Photo Illustration by Alex Williams/The Daily Beast by Jay Michaelson A new study urges trials of MDMA to treat anxiety in autistic adults, and it’s already being tested for PTSD. Is America ready to embrace Molly? In 1980, “Ecstasy” was “Empathy.” That was one of the original street names for MDMA, now better known as Molly, and it speaks volumes about what the drug actually does: by increasing the amount of serotonin in the bloodstream, it acts like a turbo-charged SSRI (the leading form of antidepressant). Sure, it makes you feel happy—but equally important to its devotees, it makes you feel … Continue reading Can Ecstasy Replace Xanax?
Credit: Flickr user Barney Livingston, adapted under a Creative Commons license. By Mario Livio “The miracle of the appropriateness of the language of mathematics to the formulation of the laws of physics is a wonderful gift which we neither understand nor deserve.” Eugene Wigner wrote these words in his 1960 article “The Unreasonable Effectiveness of Mathematics in the Natural Sciences.” The Nobel prize-winning physicist’s report still captures the uncanny ability of mathematics not only to describe and explain, but to predict phenomena in the physical world. How is it possible that all the phenomena observed in classical electricity and magnetism … Continue reading Math: Discovered, Invented, or Both?
Image by Flickr user longan drink, adapted under a Creative Commons license By Kate Becker Picture this: You’re the emperor of an advanced alien civilization. For millions of years, your planet’s engineers have been building bigger and better gadgets: supercomputers, spaceships, flying cars, that sort of thing. All this ultra-tech makes life pretty fantastic, but it takes a lot of energy. Where is all that energy going to come from? In 1937, the science fiction writer Olaf Stapledon imagined one answer: an enormous, spherical solar collector, built to encircle an energy-hungry civilization’s home star like a giant mylar balloon. This … Continue reading Searching for Advanced Alien Engineering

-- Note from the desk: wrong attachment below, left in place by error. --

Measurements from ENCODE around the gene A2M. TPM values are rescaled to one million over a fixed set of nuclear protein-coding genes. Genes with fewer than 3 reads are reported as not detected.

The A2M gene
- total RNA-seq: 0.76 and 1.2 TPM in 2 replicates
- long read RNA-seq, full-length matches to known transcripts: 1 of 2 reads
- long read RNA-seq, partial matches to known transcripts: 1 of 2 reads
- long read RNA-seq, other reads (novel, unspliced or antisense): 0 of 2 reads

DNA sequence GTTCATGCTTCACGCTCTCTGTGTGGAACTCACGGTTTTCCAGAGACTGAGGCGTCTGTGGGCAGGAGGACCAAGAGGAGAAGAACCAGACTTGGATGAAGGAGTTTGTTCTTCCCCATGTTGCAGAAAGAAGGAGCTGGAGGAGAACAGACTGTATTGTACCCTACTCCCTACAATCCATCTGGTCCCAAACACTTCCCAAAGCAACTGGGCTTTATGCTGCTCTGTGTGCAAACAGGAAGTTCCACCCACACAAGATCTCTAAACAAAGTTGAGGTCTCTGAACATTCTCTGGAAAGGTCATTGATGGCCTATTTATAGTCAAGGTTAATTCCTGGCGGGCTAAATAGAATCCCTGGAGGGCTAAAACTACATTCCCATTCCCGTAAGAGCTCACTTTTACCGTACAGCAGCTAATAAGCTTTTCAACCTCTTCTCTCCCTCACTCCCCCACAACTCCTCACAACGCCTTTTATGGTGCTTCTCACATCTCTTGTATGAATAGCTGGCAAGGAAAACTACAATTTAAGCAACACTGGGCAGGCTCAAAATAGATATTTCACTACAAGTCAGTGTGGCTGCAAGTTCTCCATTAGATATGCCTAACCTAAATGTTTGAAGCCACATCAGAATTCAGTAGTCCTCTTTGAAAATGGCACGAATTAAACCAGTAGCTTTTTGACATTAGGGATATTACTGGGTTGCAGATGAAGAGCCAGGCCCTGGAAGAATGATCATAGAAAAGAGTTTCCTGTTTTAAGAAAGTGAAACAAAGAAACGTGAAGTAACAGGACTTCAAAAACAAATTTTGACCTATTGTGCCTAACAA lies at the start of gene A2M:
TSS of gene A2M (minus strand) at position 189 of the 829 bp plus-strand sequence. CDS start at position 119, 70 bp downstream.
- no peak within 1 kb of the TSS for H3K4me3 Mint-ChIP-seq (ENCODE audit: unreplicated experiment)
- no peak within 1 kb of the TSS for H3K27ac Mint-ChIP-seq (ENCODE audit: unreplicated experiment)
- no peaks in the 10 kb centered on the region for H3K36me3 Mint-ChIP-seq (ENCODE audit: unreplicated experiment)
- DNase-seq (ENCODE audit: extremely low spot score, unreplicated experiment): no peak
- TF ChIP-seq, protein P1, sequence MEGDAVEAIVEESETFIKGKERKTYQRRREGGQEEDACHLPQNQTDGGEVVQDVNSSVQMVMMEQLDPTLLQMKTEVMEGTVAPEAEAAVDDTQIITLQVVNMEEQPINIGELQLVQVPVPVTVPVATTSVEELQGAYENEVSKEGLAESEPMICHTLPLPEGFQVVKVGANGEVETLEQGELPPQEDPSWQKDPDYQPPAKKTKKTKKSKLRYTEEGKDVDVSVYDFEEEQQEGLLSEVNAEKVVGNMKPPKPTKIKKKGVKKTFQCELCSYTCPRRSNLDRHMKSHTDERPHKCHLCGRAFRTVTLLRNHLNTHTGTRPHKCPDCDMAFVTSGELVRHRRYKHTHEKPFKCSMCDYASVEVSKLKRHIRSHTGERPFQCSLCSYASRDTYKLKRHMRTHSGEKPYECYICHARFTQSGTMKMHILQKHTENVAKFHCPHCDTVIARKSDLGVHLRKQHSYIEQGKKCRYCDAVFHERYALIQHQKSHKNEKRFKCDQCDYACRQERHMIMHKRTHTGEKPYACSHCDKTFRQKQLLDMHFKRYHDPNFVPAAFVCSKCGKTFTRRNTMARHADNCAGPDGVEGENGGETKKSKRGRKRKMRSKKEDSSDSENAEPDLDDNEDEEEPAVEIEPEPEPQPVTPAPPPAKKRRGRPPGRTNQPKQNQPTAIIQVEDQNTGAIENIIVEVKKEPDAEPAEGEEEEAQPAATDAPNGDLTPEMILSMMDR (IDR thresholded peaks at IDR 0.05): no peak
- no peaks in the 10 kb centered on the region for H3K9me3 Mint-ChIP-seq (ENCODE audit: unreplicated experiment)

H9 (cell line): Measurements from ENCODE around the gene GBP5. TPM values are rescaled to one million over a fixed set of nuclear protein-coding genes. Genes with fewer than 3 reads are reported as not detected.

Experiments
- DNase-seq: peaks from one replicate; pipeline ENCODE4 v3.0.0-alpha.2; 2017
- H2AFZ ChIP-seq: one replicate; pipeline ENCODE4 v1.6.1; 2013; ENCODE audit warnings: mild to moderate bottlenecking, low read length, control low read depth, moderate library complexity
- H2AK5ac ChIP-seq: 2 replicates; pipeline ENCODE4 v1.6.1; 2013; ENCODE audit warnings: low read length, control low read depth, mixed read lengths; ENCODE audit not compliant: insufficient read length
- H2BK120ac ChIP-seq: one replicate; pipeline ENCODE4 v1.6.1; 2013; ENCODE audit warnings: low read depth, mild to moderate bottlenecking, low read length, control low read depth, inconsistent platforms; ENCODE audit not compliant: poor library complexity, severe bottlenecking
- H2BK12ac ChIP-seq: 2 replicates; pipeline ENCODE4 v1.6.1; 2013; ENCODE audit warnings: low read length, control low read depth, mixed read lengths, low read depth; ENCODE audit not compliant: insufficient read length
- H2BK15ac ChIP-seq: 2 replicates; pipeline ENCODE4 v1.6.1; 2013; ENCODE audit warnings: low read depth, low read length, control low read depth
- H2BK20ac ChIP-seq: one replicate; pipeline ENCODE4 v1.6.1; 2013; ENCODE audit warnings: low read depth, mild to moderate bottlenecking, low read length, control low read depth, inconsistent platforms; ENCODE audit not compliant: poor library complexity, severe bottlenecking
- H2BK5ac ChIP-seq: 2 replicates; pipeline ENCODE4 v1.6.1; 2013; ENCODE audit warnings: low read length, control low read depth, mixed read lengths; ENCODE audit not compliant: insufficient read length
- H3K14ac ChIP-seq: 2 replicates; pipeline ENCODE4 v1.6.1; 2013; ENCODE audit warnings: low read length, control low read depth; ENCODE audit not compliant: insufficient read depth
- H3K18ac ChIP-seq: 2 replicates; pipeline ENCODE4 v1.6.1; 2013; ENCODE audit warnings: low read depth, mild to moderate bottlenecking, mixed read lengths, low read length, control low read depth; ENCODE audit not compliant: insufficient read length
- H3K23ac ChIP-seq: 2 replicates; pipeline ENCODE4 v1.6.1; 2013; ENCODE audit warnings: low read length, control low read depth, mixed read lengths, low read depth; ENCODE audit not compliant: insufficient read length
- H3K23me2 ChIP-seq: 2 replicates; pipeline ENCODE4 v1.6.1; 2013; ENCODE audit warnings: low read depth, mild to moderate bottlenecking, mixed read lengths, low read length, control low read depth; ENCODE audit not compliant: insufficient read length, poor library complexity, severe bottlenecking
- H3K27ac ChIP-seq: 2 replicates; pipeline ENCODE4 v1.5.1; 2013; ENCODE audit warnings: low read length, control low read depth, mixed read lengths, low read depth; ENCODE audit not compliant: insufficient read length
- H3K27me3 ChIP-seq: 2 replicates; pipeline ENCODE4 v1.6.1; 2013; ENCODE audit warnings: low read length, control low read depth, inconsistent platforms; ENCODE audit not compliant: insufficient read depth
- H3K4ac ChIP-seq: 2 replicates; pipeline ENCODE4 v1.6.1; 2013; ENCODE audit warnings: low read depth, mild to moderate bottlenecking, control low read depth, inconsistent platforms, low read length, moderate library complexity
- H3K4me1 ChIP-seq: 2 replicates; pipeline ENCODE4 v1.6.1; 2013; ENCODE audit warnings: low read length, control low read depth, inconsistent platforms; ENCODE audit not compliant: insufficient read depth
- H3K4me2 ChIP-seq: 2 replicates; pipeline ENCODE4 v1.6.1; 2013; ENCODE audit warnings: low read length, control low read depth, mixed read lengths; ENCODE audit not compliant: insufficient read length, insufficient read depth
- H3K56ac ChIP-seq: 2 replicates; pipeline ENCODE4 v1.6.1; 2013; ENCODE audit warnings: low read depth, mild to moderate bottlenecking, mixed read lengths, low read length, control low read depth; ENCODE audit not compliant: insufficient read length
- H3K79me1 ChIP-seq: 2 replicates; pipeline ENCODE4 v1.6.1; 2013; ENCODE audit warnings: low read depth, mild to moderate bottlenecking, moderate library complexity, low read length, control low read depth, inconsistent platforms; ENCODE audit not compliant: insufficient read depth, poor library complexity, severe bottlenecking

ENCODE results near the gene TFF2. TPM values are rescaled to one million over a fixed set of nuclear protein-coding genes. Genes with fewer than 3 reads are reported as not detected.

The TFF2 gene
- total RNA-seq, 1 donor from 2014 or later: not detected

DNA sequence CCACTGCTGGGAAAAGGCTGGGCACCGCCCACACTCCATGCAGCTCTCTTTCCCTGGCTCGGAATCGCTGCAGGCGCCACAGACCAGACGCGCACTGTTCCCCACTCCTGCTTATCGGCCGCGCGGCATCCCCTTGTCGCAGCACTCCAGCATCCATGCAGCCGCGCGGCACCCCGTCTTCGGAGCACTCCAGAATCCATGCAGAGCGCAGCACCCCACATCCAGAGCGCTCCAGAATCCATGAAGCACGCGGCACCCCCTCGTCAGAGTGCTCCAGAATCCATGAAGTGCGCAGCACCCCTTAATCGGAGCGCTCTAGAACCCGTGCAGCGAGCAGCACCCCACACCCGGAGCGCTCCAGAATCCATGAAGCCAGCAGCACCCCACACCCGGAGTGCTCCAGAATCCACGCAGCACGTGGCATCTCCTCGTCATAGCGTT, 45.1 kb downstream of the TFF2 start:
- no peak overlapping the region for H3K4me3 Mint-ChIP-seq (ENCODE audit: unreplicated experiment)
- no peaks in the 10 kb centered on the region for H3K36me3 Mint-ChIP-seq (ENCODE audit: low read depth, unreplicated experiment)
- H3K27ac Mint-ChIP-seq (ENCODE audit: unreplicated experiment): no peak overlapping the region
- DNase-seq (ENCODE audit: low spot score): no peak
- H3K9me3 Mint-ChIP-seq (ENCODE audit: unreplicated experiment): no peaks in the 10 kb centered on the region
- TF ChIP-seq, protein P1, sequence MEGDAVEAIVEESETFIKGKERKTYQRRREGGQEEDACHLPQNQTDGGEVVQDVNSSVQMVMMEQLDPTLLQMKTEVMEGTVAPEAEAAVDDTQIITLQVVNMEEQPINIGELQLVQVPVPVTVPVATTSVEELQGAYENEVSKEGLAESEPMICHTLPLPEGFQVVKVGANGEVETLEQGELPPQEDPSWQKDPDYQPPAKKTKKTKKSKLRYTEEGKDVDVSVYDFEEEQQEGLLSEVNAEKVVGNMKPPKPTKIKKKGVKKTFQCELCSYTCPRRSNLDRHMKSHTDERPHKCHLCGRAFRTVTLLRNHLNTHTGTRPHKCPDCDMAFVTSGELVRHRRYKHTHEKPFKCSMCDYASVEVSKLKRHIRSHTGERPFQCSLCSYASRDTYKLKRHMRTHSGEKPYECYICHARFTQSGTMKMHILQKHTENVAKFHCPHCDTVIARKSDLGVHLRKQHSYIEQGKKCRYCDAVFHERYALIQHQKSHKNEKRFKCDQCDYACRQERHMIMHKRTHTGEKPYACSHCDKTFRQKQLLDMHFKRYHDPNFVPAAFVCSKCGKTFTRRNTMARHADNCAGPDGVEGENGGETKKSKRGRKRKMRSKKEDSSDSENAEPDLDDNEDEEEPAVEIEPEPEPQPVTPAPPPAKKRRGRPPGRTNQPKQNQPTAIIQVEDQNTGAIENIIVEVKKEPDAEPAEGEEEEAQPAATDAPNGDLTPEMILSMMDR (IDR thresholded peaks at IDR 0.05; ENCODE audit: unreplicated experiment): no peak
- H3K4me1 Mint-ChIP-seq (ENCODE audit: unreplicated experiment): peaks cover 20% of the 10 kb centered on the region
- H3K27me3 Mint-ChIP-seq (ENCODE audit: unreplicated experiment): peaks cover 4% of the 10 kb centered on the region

Shano Rogue, 2010. C-Type Photograph, 1.9M x 1.5M Photos by JONO ROTMAN In the 1960s, a gang of variously disaffected youth sprang up in Hawkes Bay, New Zealand. They didn’t ride bikes, but they quickly developed all the trimmings of an outlaw motorcycle club: patches, club colors, and a fiercely violent process of initiation. They came to be known as the Mighty Mongrel Mob and today they’re the largest gang in the country, with around 30 chapters across both islands. Media access to the Mob is rare, which is why this photo series by Jono Rotman is kind of a … Continue reading These Stunning Photos of New Zealand’s Largest Gang Will Give You Sleepless Nights
The cerebellum performs its own unique role in the creative process. That said, trying too hard can block, rather than increase, your inspirational flow. By Susan Scutti How do scientists capture the euphoric flights of creativity? The answer to this question led to surprising, some might say shocking, evidence of the human brain’s capacity for invention, and quite possibly reinvention. The cerebellum, long considered a drudge-like region of the brain, performs its own unique dance in the creative process, say researchers from Stanford’s School of Medicine and the d.school (Hasso Plattner Institute of Design). Their new study also suggests that trying … Continue reading Creativity And The Unremarkable Cerebellum: Motor Region Found To Play Surprising Role